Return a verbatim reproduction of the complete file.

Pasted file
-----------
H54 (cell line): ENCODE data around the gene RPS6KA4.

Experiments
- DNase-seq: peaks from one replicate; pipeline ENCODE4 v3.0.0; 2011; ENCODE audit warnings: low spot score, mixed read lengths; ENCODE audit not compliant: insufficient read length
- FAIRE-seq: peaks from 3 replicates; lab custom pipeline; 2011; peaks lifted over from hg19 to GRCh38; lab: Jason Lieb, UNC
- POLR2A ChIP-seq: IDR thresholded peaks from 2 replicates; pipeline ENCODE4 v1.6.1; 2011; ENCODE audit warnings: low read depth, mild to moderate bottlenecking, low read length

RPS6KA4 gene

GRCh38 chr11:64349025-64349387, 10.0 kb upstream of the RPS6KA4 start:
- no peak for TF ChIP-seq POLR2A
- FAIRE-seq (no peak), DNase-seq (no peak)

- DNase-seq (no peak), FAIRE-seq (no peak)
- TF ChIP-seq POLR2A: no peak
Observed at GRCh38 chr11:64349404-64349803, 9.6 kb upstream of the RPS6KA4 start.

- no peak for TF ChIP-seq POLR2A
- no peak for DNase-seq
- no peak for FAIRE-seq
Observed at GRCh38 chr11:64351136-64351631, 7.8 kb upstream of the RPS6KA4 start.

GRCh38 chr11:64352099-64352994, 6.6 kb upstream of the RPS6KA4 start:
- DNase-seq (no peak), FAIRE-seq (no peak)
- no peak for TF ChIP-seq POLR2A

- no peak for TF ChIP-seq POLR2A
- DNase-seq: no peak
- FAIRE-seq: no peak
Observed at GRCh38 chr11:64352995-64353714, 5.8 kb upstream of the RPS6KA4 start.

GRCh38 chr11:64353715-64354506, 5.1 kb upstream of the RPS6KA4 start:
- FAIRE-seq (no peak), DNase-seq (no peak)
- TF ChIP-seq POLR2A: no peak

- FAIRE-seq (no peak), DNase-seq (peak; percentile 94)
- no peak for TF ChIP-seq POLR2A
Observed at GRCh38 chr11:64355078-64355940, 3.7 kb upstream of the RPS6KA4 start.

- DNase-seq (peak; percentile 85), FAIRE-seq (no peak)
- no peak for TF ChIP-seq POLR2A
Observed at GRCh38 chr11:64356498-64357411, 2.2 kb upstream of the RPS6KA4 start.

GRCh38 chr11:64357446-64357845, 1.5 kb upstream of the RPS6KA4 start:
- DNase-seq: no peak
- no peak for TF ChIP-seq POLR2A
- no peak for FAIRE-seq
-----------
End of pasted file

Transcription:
H54 (cell line): ENCODE data around the gene RPS6KA4.

Experiments
- DNase-seq: peaks from one replicate; pipeline ENCODE4 v3.0.0; 2011; ENCODE audit warnings: low spot score, mixed read lengths; ENCODE audit not compliant: insufficient read length
- FAIRE-seq: peaks from 3 replicates; lab custom pipeline; 2011; peaks lifted over from hg19 to GRCh38; lab: Jason Lieb, UNC
- POLR2A ChIP-seq: IDR thresholded peaks from 2 replicates; pipeline ENCODE4 v1.6.1; 2011; ENCODE audit warnings: low read depth, mild to moderate bottlenecking, low read length

RPS6KA4 gene

GRCh38 chr11:64349025-64349387, 10.0 kb upstream of the RPS6KA4 start:
- no peak for TF ChIP-seq POLR2A
- FAIRE-seq (no peak), DNase-seq (no peak)

- DNase-seq (no peak), FAIRE-seq (no peak)
- TF ChIP-seq POLR2A: no peak
Observed at GRCh38 chr11:64349404-64349803, 9.6 kb upstream of the RPS6KA4 start.

- no peak for TF ChIP-seq POLR2A
- no peak for DNase-seq
- no peak for FAIRE-seq
Observed at GRCh38 chr11:64351136-64351631, 7.8 kb upstream of the RPS6KA4 start.

GRCh38 chr11:64352099-64352994, 6.6 kb upstream of the RPS6KA4 start:
- DNase-seq (no peak), FAIRE-seq (no peak)
- no peak for TF ChIP-seq POLR2A

- no peak for TF ChIP-seq POLR2A
- DNase-seq: no peak
- FAIRE-seq: no peak
Observed at GRCh38 chr11:64352995-64353714, 5.8 kb upstream of the RPS6KA4 start.

GRCh38 chr11:64353715-64354506, 5.1 kb upstream of the RPS6KA4 start:
- FAIRE-seq (no peak), DNase-seq (no peak)
- TF ChIP-seq POLR2A: no peak

- FAIRE-seq (no peak), DNase-seq (peak; percentile 94)
- no peak for TF ChIP-seq POLR2A
Observed at GRCh38 chr11:64355078-64355940, 3.7 kb upstream of the RPS6KA4 start.

- DNase-seq (peak; percentile 85), FAIRE-seq (no peak)
- no peak for TF ChIP-seq POLR2A
Observed at GRCh38 chr11:64356498-64357411, 2.2 kb upstream of the RPS6KA4 start.

GRCh38 chr11:64357446-64357845, 1.5 kb upstream of the RPS6KA4 start:
- DNase-seq: no peak
- no peak for TF ChIP-seq POLR2A
- no peak for FAIRE-seq